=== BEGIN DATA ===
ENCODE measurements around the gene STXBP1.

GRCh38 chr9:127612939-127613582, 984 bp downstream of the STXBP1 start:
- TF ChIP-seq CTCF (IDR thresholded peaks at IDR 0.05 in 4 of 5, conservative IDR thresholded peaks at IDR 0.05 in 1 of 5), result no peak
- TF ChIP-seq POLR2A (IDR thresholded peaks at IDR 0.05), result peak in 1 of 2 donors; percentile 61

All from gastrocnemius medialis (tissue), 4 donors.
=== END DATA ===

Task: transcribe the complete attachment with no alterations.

ENCODE measurements around the gene STXBP1.

GRCh38 chr9:127612939-127613582, 984 bp downstream of the STXBP1 start:
- TF ChIP-seq CTCF (IDR thresholded peaks at IDR 0.05 in 4 of 5, conservative IDR thresholded peaks at IDR 0.05 in 1 of 5), result no peak
- TF ChIP-seq POLR2A (IDR thresholded peaks at IDR 0.05), result peak in 1 of 2 donors; percentile 61

All from gastrocnemius medialis (tissue), 4 donors.